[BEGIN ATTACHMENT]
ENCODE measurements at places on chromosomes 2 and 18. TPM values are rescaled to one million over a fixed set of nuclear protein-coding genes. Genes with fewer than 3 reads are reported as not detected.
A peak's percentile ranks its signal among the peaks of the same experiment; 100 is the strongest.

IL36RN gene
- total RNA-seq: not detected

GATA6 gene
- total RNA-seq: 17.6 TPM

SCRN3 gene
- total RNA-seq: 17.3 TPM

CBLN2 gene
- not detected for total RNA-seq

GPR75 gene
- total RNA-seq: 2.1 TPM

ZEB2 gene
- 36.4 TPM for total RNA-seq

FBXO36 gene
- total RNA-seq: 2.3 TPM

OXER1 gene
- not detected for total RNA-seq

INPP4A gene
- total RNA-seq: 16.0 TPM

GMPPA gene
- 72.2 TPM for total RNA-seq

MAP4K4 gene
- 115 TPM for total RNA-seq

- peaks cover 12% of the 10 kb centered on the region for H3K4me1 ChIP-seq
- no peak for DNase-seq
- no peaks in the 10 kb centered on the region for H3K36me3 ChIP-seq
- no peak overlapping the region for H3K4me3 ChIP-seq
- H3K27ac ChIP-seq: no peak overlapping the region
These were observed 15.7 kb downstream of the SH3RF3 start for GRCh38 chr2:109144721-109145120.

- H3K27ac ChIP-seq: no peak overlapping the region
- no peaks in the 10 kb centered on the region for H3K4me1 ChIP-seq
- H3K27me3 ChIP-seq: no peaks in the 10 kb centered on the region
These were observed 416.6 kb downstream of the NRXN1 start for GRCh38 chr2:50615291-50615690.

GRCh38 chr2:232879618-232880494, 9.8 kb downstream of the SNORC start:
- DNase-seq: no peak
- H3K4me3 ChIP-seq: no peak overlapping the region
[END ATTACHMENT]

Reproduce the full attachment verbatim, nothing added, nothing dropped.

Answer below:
ENCODE measurements at places on chromosomes 2 and 18. TPM values are rescaled to one million over a fixed set of nuclear protein-coding genes. Genes with fewer than 3 reads are reported as not detected.
A peak's percentile ranks its signal among the peaks of the same experiment; 100 is the strongest.

IL36RN gene
- total RNA-seq: not detected

GATA6 gene
- total RNA-seq: 17.6 TPM

SCRN3 gene
- total RNA-seq: 17.3 TPM

CBLN2 gene
- not detected for total RNA-seq

GPR75 gene
- total RNA-seq: 2.1 TPM

ZEB2 gene
- 36.4 TPM for total RNA-seq

FBXO36 gene
- total RNA-seq: 2.3 TPM

OXER1 gene
- not detected for total RNA-seq

INPP4A gene
- total RNA-seq: 16.0 TPM

GMPPA gene
- 72.2 TPM for total RNA-seq

MAP4K4 gene
- 115 TPM for total RNA-seq

- peaks cover 12% of the 10 kb centered on the region for H3K4me1 ChIP-seq
- no peak for DNase-seq
- no peaks in the 10 kb centered on the region for H3K36me3 ChIP-seq
- no peak overlapping the region for H3K4me3 ChIP-seq
- H3K27ac ChIP-seq: no peak overlapping the region
These were observed 15.7 kb downstream of the SH3RF3 start for GRCh38 chr2:109144721-109145120.

- H3K27ac ChIP-seq: no peak overlapping the region
- no peaks in the 10 kb centered on the region for H3K4me1 ChIP-seq
- H3K27me3 ChIP-seq: no peaks in the 10 kb centered on the region
These were observed 416.6 kb downstream of the NRXN1 start for GRCh38 chr2:50615291-50615690.

GRCh38 chr2:232879618-232880494, 9.8 kb downstream of the SNORC start:
- DNase-seq: no peak
- H3K4me3 ChIP-seq: no peak overlapping the region